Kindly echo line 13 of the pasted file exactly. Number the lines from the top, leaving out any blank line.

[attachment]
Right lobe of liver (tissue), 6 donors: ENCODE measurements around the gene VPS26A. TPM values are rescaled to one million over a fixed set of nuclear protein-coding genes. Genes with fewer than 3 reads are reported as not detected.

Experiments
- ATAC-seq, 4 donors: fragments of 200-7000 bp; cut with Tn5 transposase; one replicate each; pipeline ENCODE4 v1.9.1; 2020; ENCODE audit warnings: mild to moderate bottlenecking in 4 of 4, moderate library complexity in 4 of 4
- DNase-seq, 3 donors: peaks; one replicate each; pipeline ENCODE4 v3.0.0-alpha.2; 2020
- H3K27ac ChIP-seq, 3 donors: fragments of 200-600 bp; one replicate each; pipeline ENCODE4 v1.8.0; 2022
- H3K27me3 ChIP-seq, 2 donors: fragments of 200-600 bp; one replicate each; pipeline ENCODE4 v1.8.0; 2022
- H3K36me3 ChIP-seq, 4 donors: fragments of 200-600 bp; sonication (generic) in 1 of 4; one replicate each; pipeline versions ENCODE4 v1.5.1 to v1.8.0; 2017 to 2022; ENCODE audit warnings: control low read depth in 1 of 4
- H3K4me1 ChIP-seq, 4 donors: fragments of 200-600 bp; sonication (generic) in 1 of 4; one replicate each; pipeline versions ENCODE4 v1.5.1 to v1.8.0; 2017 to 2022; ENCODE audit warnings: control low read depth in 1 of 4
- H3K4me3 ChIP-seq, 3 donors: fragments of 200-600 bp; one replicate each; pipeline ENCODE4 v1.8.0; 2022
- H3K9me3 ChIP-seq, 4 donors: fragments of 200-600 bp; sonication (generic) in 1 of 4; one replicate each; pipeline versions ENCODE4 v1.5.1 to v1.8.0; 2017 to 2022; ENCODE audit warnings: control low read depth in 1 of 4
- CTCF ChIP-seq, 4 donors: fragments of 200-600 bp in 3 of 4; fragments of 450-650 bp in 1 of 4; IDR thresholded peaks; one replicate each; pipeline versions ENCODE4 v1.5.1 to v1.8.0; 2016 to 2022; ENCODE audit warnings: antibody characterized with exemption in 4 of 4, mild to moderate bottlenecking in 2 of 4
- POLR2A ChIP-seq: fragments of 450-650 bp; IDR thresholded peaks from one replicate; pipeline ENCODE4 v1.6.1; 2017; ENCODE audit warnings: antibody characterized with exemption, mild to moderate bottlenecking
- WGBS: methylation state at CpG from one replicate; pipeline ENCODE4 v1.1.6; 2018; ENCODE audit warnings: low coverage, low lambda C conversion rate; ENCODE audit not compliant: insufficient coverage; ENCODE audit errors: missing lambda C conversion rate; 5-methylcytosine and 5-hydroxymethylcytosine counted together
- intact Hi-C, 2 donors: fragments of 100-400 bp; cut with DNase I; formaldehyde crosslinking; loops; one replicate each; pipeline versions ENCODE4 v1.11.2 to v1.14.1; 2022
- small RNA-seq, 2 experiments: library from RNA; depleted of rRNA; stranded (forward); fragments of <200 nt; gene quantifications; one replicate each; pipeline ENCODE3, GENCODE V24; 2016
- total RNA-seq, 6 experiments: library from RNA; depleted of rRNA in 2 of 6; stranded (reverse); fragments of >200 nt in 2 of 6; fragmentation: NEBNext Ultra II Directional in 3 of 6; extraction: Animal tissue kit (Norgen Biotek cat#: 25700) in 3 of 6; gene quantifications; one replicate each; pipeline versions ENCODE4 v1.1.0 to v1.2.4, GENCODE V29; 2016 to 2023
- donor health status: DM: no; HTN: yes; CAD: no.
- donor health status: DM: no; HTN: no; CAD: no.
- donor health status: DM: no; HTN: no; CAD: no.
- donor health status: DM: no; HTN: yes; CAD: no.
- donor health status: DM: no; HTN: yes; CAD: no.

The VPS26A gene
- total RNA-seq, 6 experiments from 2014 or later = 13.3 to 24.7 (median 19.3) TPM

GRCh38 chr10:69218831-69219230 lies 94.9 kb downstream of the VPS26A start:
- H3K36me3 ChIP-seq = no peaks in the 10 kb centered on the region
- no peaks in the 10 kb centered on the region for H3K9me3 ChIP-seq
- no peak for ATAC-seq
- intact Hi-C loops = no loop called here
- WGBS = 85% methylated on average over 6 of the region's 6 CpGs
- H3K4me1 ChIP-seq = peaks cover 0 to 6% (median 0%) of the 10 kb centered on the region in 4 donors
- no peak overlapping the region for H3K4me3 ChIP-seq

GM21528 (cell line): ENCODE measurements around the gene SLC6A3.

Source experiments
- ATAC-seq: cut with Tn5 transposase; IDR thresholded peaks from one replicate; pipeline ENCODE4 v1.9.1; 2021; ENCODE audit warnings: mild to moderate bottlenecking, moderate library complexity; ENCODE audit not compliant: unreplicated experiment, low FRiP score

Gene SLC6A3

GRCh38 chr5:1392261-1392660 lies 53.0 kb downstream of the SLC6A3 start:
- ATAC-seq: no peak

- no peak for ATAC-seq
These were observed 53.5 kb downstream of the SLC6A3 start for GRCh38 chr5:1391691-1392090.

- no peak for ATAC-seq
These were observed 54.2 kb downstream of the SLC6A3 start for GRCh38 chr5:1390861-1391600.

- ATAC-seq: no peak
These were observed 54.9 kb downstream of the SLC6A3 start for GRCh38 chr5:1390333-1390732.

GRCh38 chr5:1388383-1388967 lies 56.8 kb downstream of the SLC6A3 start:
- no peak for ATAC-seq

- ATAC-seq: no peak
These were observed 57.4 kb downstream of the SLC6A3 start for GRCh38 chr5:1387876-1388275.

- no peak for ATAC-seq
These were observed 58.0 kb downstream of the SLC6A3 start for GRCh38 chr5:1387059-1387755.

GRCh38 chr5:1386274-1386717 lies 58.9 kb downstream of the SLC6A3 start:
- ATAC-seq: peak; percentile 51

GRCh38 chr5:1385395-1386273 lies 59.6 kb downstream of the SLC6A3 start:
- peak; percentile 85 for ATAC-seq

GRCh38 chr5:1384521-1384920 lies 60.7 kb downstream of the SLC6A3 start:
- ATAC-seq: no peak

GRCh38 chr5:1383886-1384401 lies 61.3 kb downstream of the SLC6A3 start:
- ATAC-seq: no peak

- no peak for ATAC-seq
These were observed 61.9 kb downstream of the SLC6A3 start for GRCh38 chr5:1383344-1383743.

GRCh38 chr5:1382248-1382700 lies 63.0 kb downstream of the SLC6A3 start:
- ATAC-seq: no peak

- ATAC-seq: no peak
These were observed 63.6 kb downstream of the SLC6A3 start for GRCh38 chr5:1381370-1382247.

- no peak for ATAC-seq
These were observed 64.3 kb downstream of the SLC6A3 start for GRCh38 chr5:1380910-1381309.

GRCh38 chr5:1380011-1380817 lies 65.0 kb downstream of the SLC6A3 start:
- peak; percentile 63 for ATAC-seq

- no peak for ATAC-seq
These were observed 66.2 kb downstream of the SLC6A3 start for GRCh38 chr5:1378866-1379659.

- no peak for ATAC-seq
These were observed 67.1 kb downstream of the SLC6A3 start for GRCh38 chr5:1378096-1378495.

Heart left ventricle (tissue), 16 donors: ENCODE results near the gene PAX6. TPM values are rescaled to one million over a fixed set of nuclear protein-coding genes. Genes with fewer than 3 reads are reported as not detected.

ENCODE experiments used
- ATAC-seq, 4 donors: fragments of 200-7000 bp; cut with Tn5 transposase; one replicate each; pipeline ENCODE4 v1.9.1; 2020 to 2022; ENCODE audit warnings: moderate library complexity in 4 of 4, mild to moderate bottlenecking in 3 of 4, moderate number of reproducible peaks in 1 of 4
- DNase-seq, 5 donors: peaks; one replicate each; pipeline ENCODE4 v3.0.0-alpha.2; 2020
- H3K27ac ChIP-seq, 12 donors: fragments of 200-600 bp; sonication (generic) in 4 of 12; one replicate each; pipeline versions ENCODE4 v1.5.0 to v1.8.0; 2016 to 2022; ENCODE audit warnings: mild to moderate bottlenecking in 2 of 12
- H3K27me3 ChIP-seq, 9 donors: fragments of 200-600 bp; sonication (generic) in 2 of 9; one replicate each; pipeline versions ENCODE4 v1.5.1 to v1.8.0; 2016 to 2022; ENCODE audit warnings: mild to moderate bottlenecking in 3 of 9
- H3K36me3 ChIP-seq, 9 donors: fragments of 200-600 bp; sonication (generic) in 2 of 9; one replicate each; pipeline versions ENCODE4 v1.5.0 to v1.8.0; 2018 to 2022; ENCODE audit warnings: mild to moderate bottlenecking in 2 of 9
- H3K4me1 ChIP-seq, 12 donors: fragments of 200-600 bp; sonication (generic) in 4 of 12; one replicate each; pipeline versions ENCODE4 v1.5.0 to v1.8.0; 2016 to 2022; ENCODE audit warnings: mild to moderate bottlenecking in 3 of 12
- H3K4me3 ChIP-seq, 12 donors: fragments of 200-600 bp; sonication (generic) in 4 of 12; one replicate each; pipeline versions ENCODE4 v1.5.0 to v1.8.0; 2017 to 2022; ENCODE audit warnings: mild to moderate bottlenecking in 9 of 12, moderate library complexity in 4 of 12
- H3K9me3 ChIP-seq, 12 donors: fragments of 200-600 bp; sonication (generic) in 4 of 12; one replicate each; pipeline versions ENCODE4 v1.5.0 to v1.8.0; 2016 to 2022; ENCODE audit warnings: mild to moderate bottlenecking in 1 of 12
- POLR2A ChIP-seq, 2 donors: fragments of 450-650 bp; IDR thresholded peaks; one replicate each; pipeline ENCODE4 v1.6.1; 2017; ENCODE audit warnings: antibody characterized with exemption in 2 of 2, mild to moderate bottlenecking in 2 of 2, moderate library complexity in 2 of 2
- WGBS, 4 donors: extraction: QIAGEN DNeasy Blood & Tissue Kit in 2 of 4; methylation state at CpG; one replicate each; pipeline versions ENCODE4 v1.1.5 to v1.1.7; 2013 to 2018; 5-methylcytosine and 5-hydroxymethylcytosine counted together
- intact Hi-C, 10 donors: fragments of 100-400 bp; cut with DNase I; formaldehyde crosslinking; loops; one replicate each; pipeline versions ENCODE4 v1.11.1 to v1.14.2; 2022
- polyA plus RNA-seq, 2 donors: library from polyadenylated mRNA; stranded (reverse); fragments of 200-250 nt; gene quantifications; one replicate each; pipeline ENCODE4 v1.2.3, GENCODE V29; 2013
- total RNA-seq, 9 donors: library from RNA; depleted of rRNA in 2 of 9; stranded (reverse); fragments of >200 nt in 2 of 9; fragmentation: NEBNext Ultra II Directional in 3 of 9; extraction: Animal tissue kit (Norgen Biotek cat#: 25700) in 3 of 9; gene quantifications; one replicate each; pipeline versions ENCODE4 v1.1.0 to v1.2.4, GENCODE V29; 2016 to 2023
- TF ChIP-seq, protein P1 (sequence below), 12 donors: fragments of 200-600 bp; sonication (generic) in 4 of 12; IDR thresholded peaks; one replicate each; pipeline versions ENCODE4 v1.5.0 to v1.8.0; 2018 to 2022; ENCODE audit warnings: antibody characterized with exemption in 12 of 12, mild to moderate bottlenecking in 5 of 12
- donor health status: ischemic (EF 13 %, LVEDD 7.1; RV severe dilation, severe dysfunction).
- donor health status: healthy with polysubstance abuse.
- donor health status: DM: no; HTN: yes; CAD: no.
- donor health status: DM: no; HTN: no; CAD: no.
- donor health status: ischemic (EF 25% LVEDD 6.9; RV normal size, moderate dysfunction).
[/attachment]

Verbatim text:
- WGBS: methylation state at CpG from one replicate; pipeline ENCODE4 v1.1.6; 2018; ENCODE audit warnings: low coverage, low lambda C conversion rate; ENCODE audit not compliant: insufficient coverage; ENCODE audit errors: missing lambda C conversion rate; 5-methylcytosine and 5-hydroxymethylcytosine counted together